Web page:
In the middle States, these well-matured young turkey hens should lay about 40 eggs to June one particular, and the southern tier of States, about 60 eggs. With sufficient man-made light starting December 1, these hens should average about 100 eggs to the following June 1, or 160 to October 1. The poorer laying strains usually average only about 75 percent as many eggs as the better strains. Young hens come into 40-percent production 20 to 30 days (average 25) after stimulatory light- ing starts.

The number of eggs per capon produced in a season is determined by the breeding in addition , on climatic conditions and management, includ- ing the use of artificial light.

With no artifi- cial light in the northern tier of States, well- matured young turkey hens of the better laying strains should average about 40 ova to June 1, and hens in their second laying season about 30 eggs, provided broodiness is dis- couraged promptly. On the middle States, these well-matured young turkey chickens should lay about 50 eggs to June one particular, and in the the southern area of tier of States, about 60 eggs.

With adequate artificial light starting January 1, these hens should average about 100 ovum to the following June 1, or 160 to October 1 ) The lesser laying strains usually average only about 75 percent as many eggs as the better strains. Young hens come into 40-percent production 20 to 30 days (average 25) after stimulatory light- ing starts. The Midget Whites, Beltsville Whites and Bronze birds are good for egg production.

Egg Characteristics

Except after a long laying period, typical tur- key eggs vary on the whole overall color from light to medium dark brown and are well sprinkled with medium- to dark-brown spots superimposed over a light, yellowish-brown (ec- ru) ground color.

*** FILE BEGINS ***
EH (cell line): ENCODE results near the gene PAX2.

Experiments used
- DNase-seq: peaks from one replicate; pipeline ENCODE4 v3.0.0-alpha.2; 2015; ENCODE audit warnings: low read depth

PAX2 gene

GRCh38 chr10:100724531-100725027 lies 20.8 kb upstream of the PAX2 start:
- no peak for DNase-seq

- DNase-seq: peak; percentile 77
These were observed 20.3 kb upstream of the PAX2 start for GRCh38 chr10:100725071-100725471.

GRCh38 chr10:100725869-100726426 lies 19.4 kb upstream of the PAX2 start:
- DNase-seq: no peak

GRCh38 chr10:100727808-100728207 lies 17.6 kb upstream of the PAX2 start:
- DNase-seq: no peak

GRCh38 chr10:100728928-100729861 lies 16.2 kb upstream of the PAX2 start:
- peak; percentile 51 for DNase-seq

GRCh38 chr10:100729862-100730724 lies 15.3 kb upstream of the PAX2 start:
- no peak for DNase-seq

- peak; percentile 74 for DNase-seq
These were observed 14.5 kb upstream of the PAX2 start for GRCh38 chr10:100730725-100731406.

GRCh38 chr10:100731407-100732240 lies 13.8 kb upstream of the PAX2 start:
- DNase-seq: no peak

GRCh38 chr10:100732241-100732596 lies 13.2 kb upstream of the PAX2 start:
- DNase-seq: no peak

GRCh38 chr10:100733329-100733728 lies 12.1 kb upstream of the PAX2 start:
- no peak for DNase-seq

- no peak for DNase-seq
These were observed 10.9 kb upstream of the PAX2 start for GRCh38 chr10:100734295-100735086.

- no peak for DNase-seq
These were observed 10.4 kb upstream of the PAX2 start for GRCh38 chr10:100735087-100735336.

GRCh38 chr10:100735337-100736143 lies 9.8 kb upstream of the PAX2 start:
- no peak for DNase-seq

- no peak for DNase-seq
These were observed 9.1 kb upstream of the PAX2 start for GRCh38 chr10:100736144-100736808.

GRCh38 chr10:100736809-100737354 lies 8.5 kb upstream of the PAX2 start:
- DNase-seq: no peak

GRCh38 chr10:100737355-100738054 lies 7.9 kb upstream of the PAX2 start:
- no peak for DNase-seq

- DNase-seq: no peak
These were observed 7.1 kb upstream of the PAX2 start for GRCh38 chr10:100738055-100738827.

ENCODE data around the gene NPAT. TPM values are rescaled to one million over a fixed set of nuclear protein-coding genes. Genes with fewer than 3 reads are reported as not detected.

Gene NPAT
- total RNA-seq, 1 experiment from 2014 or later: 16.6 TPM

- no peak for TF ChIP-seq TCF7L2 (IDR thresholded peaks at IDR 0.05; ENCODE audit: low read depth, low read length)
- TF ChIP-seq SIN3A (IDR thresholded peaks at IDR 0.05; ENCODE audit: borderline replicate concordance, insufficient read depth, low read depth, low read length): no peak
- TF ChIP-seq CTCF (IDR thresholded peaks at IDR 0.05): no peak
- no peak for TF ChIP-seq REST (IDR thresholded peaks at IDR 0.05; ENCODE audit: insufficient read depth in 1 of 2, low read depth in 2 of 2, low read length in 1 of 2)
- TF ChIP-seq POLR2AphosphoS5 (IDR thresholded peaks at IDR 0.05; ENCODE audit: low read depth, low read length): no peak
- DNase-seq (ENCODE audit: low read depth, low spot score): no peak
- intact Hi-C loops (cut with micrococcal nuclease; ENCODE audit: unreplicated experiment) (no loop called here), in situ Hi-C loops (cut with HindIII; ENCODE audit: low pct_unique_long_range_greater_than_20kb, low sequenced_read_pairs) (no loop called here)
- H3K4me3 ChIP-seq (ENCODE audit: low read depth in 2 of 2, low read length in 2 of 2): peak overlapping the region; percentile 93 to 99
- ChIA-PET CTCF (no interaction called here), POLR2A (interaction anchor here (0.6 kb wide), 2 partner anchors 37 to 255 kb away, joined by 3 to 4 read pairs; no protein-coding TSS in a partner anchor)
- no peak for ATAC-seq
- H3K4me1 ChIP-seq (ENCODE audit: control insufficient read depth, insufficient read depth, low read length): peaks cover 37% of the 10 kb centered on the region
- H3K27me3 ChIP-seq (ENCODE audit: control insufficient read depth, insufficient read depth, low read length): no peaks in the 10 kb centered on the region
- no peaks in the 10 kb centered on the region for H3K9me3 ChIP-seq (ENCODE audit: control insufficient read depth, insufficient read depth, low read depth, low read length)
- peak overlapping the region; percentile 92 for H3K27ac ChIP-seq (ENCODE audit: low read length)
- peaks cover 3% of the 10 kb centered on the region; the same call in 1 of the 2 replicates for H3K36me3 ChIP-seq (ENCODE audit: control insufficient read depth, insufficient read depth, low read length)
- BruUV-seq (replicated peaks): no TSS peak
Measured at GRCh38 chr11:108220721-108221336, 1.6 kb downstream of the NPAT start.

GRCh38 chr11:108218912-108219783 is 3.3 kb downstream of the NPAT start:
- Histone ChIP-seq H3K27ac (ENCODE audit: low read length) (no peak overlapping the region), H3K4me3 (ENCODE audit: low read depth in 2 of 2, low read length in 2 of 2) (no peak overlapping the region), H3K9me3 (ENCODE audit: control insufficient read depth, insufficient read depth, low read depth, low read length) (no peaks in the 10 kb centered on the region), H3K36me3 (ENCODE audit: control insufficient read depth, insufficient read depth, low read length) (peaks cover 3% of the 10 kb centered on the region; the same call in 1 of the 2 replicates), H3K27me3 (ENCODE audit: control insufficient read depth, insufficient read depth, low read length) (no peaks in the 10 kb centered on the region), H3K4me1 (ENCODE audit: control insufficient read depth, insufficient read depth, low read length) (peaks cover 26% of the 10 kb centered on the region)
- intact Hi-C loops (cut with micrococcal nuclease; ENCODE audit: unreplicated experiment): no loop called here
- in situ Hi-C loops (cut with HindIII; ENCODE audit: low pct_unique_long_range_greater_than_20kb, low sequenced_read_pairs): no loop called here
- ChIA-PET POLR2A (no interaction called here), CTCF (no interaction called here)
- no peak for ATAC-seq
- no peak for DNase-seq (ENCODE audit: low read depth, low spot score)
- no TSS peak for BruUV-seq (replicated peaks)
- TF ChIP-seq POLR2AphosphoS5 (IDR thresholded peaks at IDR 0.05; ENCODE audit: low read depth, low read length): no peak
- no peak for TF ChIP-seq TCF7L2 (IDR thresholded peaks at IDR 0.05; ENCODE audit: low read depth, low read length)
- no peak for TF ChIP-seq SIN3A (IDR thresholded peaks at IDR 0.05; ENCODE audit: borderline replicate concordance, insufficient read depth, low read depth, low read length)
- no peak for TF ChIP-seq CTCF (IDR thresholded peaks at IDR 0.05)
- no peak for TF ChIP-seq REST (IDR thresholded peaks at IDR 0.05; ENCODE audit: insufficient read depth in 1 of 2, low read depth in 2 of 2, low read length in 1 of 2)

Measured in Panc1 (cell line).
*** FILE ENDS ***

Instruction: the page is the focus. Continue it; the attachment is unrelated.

The shell normally is strong, with the shell walls very tough and the yolk quite firm but enclosed by a weak vitelline membrane. In shape the eggs are noticeably pointed at one end. As the egg-laying season progresses and production is heavy, shell texture may deterio- rate and the shell usually becomes lighter, sometimes almost white, with inconspicuous spotting or none at all.

Although these changes usually can be viewed as normal, the occur- rence of many light-colored, thin shells suggests disease involvement. In cases like this an in- vestigation is at order and the irregular eggs should not be used for hatching. Typical turkey eggs not needed for hatching can be used as human food for they are as palatable and nutritious as chicken eggs. They sometimes are broken and the contents frozen.

First-year ovum of the large broad-breasted bronze or white varieties weigh about 38 ounces per dozen, or 3. 167 ounces (90 grams) each; raise turkeys for meat those of the medium-size standard varieties, 36 ounces per dozen, or 3 ounces (85 grams) each; and those of the standard Beltsville Small White-colored, about 32 ounces per dozen, or 2. 667 ounces (75. 6 grams) each. Yearling hens place eggs averaging about 7 percent heavier than those of the identical hens in the first laying sea- boy.

Lumpy shells are not uncommon and if the shell itself is not fragile or thin, the lumps do not affect hatchability. If young hens are well matured, 34 to 35 weeks or more mature when laying starts, their first eggs are almost as large as they will be at any time during their first laying season. However, if brought into production while physically immature, turkey chickens lay only a few small eggs, which increase in size quite slowly and gradually and never become normal in proportions.